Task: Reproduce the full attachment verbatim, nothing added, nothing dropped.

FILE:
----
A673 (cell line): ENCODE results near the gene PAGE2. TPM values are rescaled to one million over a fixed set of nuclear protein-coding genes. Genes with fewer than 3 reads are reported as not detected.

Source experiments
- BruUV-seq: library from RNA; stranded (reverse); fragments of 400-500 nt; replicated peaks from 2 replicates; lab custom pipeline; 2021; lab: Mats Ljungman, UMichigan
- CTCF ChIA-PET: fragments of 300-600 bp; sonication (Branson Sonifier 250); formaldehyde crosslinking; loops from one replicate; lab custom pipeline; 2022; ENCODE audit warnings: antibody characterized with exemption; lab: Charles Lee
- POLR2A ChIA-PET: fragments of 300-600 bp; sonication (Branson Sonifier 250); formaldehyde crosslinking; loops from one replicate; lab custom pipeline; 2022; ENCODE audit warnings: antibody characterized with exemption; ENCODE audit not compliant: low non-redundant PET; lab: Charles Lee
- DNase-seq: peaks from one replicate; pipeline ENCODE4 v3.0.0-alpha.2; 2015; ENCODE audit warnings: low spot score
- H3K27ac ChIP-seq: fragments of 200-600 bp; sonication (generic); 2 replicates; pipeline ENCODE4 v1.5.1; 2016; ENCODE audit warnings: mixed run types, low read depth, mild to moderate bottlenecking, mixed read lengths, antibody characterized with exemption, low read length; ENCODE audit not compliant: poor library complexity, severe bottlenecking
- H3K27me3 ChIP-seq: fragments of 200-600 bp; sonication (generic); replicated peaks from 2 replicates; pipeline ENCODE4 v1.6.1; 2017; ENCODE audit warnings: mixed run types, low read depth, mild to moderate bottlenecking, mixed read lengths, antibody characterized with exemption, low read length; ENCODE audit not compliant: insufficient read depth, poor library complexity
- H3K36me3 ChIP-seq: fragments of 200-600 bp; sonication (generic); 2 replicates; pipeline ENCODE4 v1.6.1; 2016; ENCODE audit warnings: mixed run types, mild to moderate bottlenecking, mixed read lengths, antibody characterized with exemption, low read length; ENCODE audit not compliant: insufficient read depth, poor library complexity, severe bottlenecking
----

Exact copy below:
A673 (cell line): ENCODE results near the gene PAGE2. TPM values are rescaled to one million over a fixed set of nuclear protein-coding genes. Genes with fewer than 3 reads are reported as not detected.

Source experiments
- BruUV-seq: library from RNA; stranded (reverse); fragments of 400-500 nt; replicated peaks from 2 replicates; lab custom pipeline; 2021; lab: Mats Ljungman, UMichigan
- CTCF ChIA-PET: fragments of 300-600 bp; sonication (Branson Sonifier 250); formaldehyde crosslinking; loops from one replicate; lab custom pipeline; 2022; ENCODE audit warnings: antibody characterized with exemption; lab: Charles Lee
- POLR2A ChIA-PET: fragments of 300-600 bp; sonication (Branson Sonifier 250); formaldehyde crosslinking; loops from one replicate; lab custom pipeline; 2022; ENCODE audit warnings: antibody characterized with exemption; ENCODE audit not compliant: low non-redundant PET; lab: Charles Lee
- DNase-seq: peaks from one replicate; pipeline ENCODE4 v3.0.0-alpha.2; 2015; ENCODE audit warnings: low spot score
- H3K27ac ChIP-seq: fragments of 200-600 bp; sonication (generic); 2 replicates; pipeline ENCODE4 v1.5.1; 2016; ENCODE audit warnings: mixed run types, low read depth, mild to moderate bottlenecking, mixed read lengths, antibody characterized with exemption, low read length; ENCODE audit not compliant: poor library complexity, severe bottlenecking
- H3K27me3 ChIP-seq: fragments of 200-600 bp; sonication (generic); replicated peaks from 2 replicates; pipeline ENCODE4 v1.6.1; 2017; ENCODE audit warnings: mixed run types, low read depth, mild to moderate bottlenecking, mixed read lengths, antibody characterized with exemption, low read length; ENCODE audit not compliant: insufficient read depth, poor library complexity
- H3K36me3 ChIP-seq: fragments of 200-600 bp; sonication (generic); 2 replicates; pipeline ENCODE4 v1.6.1; 2016; ENCODE audit warnings: mixed run types, mild to moderate bottlenecking, mixed read lengths, antibody characterized with exemption, low read length; ENCODE audit not compliant: insufficient read depth, poor library complexity, severe bottlenecking